Tokyo designers week/ Designtide 2011

Posted on November 20, 2011 by Toothpicker There have been 0 comments

I didn't really expect to encounter obstacles when I planned my trip to Asia, but I guess life is full of unexpected surprises... First, I had to cancel my Bangkok trip 2 hours before my flight departure due to the floods; then I was warned about the high radiation scare in Tokyo by concerned friends. The latter didn't bother me that much and I decided to stick with my original plan.

I first attended Tokyo designers week in 2009 and this was my second visit to the event. Though I wasn't sure what to expect especially after what has happened to Japan earlier this year.

My conclusion of the show after my 2 visits was that there is definitely room for improvement. One of the problems I found was that Tokyo is big and a lot of exhibitions and events were scattered in different areas, though not all were easy to find (for those who have been to Tokyo, you will understand how hard it is to find a place even with the full address, map and GPS). Another was that the designers' work shown at the main hub lacked focus and consistency even though there was a so-called theme, 'love/ Arigato'. I lost interest after walking around for about 15 minutes because the layout was confusing and the work I saw didn't appeal to me that much. As a huge fan of Japanese designs, I didn't think the show highlighted their creativity and craftsmanship, instead it was a mishmash of work by design students, artists and foreign designers trying to sell their products to visitors.

For me, the more sucessful and interesting show was Designtide in Midtown. The layout was easy to navigate, airy and I was able to chat to the designers and asked them about their work. There was also a small exhibition within called 'Mark-ing' supported by the British Council that showed work by Japanese and British designers.

Among them, Ryuji Nakamura's Fragment chair stood out because of its organic structure and form. Complex and yet simple.

Back in the main exhibition, there were also some interesting furniture and I particularly like Design soil, a design project by teachers and students in the product design department at Kobe design university. The aim was to create 'compact' furniture that could be dismantled, stored in a hand-luggage and brought onto a plane! I didn't really get why people would want to carry furniture in their hand luggage but I like the designs of their furniture (esp. the bamboo-like coat hanger stand) and would buy them if they were in production.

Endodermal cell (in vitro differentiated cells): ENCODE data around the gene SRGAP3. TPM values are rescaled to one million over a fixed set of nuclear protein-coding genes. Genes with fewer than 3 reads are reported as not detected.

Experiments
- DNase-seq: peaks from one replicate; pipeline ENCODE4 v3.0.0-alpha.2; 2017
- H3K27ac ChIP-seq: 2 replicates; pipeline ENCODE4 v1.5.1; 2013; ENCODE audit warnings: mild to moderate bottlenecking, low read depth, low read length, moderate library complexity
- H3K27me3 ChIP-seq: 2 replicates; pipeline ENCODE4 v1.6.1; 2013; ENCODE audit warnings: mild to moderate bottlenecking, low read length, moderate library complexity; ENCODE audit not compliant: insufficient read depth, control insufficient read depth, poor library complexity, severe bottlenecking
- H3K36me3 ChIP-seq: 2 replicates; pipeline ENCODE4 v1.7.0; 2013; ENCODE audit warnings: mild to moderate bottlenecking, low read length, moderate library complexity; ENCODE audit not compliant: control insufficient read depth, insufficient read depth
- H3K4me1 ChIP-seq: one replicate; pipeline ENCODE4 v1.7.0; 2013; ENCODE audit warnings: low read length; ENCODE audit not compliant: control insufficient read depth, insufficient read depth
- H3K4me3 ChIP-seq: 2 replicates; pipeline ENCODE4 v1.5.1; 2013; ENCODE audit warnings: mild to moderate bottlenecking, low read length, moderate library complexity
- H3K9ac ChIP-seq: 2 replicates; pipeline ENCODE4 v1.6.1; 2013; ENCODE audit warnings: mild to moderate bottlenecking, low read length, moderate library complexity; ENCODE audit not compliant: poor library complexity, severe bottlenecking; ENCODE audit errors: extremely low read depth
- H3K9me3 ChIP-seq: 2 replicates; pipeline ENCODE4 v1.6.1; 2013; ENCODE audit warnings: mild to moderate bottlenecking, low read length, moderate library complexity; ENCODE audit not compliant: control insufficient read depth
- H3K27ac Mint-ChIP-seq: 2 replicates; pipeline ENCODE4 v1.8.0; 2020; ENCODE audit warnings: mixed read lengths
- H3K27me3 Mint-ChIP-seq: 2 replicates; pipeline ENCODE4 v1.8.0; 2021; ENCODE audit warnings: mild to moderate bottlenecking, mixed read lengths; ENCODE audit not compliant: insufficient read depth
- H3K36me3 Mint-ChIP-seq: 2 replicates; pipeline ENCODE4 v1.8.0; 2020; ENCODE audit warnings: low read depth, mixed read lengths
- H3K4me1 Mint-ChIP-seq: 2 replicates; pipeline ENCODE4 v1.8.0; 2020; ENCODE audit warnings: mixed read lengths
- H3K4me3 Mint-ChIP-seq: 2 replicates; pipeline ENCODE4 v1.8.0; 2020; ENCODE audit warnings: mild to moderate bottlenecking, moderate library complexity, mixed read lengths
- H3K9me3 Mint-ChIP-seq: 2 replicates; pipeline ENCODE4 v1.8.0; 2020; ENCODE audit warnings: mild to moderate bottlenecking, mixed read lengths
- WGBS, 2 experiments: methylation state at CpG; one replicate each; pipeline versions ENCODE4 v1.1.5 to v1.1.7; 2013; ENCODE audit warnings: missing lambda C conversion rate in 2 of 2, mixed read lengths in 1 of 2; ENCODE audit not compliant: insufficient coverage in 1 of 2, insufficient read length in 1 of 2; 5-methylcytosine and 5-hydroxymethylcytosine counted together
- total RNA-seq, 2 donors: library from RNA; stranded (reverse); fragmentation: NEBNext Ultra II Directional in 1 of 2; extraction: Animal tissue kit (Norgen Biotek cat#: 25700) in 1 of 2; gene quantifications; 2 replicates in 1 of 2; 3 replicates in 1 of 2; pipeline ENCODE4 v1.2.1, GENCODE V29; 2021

The rather unique sets of furniture are produced by Morie Nishimura and are called 'furniture of prayer'. The dresser is inspired by a church which can be used as your own sanctuary at night. The fireplace, on the otherhand, is a Buddhist altar where light is shone from above and illuminates the statue of Buddha inside. I wonder if this will do wonders to my meditation in the mornings? Just like most contemporary sanctuaries, they do not come cheap...

Un-do design's hanger tree is another interesting piece...

I was quite intrigued by Daisuke Kitagawa's project, Rename, which examines the functions of objects from a different perspective. Here, glasses and mugs are turned into vases, plant pots, pen and coin holders etc. Interesting.

Out of all the projects, Smile park x food action nippon's Kup (edible products made of rice) was probably the oddest and yet most thought-provoking...The project aims to bring awareness of our eating habits and the relationship between using, eating and discarding. Though I am not sure why they used such a haunting tune in their Youtube video! Click here to watch...

As much as I love furniture and products, I was also hoping to find some cool stationery at the show. Sadly, there was hardly any except for the beautiful Mino Japanese paper stationery. I love the paper's texture and patterns but all of them were only prototypes. We'll have to wait for their official launch in spring 2012...

Last but not least, I love this apple pencil sharpener by Rabbit hole, it's humourous and refreshing. I almost want to take a bite...

 

 

 

 

 

 

 


This post was posted in Japanese designs, Tokyo, Travel, Design festivals & shows, Anything Japanese, Design and was tagged with Japanese designs, Tokyo design week

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